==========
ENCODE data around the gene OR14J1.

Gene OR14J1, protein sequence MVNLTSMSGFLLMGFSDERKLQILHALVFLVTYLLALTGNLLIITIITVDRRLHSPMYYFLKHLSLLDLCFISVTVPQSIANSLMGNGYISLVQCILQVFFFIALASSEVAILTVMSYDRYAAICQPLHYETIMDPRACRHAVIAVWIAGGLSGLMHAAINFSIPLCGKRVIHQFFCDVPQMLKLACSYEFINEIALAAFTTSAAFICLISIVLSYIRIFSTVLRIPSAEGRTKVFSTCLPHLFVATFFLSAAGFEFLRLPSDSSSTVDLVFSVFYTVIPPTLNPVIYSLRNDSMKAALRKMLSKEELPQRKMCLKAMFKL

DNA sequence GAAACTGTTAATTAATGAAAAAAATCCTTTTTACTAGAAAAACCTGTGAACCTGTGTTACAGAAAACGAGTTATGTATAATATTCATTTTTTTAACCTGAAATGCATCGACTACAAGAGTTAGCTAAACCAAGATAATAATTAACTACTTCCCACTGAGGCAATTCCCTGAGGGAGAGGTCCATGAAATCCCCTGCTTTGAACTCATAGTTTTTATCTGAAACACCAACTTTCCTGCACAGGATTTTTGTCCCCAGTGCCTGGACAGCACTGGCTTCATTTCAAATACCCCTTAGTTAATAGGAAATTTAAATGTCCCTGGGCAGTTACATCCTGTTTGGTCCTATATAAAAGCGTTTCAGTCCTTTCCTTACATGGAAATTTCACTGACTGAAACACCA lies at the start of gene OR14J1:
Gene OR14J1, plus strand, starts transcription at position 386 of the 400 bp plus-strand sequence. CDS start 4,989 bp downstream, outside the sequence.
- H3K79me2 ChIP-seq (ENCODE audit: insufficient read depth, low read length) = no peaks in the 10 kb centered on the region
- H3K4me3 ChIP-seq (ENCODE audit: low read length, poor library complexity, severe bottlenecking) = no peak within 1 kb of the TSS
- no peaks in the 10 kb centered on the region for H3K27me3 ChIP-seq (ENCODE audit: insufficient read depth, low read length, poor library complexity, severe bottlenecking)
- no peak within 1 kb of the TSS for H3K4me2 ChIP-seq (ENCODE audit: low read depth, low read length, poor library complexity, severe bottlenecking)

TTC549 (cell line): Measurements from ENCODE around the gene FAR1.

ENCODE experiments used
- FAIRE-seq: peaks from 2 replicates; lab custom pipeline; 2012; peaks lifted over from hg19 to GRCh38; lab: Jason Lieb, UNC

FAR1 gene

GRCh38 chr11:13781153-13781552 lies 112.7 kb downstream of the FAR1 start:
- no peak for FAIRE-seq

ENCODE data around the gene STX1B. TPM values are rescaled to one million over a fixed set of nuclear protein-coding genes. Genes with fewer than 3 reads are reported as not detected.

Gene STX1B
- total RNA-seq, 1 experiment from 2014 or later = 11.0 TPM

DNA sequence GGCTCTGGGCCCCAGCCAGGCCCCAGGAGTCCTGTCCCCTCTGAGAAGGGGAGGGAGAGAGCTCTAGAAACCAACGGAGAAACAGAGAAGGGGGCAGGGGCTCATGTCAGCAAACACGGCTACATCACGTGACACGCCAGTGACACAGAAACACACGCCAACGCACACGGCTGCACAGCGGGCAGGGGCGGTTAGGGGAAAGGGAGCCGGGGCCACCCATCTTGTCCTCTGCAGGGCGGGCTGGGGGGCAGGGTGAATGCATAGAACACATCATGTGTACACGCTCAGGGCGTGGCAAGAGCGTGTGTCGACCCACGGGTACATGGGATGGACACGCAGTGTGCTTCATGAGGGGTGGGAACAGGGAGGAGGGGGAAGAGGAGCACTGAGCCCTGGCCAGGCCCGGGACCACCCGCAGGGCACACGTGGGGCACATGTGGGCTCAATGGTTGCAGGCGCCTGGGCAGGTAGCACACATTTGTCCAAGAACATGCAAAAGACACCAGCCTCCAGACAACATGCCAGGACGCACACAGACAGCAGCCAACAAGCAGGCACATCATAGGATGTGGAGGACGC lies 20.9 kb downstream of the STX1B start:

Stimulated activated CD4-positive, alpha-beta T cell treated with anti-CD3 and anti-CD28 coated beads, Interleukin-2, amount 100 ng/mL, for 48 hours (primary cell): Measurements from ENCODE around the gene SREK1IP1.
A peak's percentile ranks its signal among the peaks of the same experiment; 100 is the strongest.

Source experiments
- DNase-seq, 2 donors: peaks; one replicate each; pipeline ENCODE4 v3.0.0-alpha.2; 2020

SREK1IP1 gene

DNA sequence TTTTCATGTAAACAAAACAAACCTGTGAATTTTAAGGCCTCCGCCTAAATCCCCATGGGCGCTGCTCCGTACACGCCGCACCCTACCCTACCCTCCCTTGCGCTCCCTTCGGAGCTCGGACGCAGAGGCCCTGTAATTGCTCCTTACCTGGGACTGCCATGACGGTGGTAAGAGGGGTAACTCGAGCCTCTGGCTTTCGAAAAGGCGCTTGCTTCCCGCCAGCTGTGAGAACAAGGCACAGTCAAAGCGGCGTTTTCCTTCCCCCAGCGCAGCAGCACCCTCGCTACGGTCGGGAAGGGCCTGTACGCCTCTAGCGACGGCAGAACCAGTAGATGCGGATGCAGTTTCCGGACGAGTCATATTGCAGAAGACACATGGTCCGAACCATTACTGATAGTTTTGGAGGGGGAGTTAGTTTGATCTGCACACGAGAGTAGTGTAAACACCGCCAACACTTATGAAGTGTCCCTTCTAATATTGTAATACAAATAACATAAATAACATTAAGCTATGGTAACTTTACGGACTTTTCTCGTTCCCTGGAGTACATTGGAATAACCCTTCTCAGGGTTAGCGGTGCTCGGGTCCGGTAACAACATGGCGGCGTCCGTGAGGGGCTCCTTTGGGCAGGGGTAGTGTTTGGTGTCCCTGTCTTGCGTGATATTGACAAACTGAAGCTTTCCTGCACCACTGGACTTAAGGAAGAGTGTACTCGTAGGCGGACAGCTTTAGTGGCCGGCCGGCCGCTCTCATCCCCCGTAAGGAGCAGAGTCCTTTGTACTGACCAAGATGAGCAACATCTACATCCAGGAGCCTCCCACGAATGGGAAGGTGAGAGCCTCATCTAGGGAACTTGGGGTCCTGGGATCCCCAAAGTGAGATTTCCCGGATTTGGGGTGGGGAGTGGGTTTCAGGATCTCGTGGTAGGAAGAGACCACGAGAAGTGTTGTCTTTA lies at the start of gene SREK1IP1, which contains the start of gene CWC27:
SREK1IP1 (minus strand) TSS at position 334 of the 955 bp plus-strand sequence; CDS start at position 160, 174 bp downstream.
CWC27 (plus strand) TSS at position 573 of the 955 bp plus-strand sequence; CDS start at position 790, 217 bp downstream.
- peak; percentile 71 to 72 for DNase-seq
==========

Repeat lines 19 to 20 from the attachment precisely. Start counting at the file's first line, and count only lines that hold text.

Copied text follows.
Stimulated activated CD4-positive, alpha-beta T cell treated with anti-CD3 and anti-CD28 coated beads, Interleukin-2, amount 100 ng/mL, for 48 hours (primary cell): Measurements from ENCODE around the gene SREK1IP1.
A peak's percentile ranks its signal among the peaks of the same experiment; 100 is the strongest.